Stop stalling on Fannie and Freddie reform 

In the financial reform bill that passed last year, there was only one requirement with respect to mortgage giants Fannie Mae and Freddie Mac. President Barack Obama had to come up with a plan for reforming them by Jan. 31, 2011.

Unfortunately, it proved too difficult for the White House to meet its own deadline. Obama has now moved the due date to mid-February. And in response to Republican complaints that Obama has been dragging his feet on the issue ever since his inauguration, the Treasury Department has dared House Republicans to go ahead and pass something themselves.

It is not the first time Obama has kicked this can down the road. In March 2009, White House economics adviser Christina Romer said reform of Fannie and Freddie should be part of the overall financial regulatory reform. When the reform bill passed in 2010, Fannie and Freddie were not included. In June 2009, the White House published a white paper on financial reform, promising a wide-ranging initiative to develop recommendations on the future of the mortgage giants by February 2010.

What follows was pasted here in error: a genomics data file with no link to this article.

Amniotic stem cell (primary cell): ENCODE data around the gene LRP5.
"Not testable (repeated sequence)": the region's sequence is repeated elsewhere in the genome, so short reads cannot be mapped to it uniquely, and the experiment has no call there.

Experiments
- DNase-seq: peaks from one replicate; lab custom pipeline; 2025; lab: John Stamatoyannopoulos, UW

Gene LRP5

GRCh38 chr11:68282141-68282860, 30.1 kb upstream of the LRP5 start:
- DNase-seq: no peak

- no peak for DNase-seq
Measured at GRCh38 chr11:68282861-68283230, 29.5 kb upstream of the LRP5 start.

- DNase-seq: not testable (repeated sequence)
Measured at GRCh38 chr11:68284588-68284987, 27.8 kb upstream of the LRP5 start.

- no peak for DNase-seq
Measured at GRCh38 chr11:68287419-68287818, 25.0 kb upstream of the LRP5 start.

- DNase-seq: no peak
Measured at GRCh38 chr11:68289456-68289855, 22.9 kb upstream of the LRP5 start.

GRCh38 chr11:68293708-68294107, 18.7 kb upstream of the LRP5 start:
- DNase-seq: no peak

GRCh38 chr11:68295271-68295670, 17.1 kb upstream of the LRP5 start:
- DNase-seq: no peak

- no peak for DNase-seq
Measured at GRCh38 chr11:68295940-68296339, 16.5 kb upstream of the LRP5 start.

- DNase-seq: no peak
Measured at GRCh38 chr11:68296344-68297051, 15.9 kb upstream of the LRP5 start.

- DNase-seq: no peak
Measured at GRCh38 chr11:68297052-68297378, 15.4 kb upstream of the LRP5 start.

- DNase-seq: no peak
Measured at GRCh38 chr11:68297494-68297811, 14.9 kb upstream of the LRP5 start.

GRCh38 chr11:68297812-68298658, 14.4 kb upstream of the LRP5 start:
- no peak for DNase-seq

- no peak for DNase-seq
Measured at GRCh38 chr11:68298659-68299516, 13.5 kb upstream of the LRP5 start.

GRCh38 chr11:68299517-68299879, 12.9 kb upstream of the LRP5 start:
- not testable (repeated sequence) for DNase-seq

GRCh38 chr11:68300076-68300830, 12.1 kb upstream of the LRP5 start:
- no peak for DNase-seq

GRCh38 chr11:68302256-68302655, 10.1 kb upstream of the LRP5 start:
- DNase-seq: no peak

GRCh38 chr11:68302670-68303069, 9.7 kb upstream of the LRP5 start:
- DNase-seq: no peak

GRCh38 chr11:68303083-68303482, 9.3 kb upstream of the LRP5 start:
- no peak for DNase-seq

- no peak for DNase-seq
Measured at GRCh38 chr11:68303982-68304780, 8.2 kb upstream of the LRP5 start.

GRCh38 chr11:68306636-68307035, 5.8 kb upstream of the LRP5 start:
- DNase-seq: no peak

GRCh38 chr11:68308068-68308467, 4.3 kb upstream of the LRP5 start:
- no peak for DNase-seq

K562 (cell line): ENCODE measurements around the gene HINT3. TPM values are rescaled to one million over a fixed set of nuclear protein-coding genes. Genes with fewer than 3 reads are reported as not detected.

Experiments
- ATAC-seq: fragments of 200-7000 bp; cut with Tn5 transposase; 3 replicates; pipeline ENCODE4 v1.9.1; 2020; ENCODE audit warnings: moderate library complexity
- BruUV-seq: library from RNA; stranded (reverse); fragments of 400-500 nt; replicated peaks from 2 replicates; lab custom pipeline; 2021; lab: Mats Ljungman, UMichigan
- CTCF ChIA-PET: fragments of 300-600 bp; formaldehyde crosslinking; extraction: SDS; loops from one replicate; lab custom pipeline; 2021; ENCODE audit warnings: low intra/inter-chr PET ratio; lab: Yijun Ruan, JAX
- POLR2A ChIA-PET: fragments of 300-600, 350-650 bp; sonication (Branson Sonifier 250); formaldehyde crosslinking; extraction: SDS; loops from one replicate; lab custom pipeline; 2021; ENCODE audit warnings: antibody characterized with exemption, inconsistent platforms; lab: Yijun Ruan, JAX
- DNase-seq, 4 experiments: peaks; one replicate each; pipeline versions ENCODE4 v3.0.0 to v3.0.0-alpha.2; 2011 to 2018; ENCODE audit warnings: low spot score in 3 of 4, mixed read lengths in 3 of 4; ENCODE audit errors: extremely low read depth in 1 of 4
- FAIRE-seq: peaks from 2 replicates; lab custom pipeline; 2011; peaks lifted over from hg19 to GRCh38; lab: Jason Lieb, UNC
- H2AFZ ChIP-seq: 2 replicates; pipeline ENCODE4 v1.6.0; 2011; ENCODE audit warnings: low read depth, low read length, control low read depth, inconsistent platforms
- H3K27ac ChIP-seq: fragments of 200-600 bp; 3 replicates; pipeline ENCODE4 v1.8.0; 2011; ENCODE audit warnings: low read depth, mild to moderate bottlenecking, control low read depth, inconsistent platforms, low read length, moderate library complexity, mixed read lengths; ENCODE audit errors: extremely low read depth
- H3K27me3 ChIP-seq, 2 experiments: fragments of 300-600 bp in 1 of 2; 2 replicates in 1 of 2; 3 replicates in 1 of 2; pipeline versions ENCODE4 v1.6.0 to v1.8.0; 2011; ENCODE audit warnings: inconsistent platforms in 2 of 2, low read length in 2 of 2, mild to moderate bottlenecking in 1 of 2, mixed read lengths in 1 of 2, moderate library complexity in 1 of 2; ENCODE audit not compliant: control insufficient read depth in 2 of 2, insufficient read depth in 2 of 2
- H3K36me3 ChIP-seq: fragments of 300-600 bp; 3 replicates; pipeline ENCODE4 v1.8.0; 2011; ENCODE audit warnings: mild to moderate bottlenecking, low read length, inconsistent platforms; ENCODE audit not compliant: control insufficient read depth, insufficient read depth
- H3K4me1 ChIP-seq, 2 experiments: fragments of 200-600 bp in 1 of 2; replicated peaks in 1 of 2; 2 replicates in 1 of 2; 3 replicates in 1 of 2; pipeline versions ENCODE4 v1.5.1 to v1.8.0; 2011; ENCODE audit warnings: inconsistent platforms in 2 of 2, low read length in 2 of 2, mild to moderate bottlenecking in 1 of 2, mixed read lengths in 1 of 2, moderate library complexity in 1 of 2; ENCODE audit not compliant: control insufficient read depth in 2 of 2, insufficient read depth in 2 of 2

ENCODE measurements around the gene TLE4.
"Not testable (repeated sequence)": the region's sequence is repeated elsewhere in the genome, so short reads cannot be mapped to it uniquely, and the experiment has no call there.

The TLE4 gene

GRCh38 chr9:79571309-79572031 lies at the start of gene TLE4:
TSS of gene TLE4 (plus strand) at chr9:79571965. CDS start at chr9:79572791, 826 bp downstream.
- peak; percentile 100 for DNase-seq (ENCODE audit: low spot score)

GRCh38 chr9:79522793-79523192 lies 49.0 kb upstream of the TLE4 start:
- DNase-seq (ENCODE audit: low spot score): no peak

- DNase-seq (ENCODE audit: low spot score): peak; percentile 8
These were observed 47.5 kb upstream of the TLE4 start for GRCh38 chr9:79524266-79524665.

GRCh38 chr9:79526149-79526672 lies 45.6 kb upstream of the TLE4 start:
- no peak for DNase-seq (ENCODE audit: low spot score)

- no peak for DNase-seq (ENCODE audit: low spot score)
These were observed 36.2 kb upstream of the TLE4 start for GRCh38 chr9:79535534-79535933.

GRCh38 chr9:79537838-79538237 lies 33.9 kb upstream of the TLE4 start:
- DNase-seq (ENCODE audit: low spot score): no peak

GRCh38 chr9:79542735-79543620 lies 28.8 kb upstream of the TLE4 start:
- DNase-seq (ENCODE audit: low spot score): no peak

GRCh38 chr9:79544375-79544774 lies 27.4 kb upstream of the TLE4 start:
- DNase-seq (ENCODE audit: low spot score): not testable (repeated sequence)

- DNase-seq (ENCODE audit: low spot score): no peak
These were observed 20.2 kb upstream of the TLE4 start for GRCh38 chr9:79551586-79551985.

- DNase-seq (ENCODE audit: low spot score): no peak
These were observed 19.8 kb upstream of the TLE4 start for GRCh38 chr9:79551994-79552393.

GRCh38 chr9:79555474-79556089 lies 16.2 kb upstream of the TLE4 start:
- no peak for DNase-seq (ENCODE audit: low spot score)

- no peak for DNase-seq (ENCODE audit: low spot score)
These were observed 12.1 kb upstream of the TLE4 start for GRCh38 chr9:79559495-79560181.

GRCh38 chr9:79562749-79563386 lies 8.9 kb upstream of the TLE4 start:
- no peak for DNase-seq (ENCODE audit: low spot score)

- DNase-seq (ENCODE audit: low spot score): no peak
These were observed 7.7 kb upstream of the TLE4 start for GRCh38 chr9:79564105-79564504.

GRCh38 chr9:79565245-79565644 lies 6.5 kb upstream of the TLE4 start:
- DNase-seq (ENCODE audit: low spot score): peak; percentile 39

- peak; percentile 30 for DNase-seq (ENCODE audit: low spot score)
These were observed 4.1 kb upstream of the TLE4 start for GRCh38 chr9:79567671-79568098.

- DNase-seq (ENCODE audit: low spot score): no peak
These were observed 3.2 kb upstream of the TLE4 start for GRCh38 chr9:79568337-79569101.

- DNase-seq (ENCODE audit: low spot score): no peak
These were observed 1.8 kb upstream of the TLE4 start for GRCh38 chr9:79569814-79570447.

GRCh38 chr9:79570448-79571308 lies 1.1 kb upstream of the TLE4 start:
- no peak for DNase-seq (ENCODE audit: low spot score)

That initiative never materialized, and the recommendations did not either. Two years after Obama became president, and two years after the two government-sponsored entities played a crucial role in bringing the economy to its knees, there is still no evidence that any serious work has been done in the White House or among Democratic congressional leaders.

There are several critical concerns about the future of Fannie and Freddie that are affecting markets even now, and the government’s failure to address this government-created problem is hurting the market. If the support of Fannie and Freddie is suddenly removed from the secondary mortgage market without any replacement, housing prices will plummet. On the other hand, government involvement in the market put us in this mess in the first place, as political concerns drove risky lending practices to new heights, and it could easily do so again.

There are possible solutions. Peter Wallison, the American Enterprise Institute expert who predicted Fannie and Freddie’s downfall nine years before it occurred, has suggested moving toward the covered-bond system used in Europe, which leaves banks with skin in the game and creates far-more-secure investments than the mortgage-backed securities that brought down our financial market.

Wallison’s is just one idea among many, but it is one more idea than we have seen come out of this White House so far. There will be plenty of opportunities for Obama to engage in rhetorical jousting with House Republicans. He should instead show some leadership on this issue.

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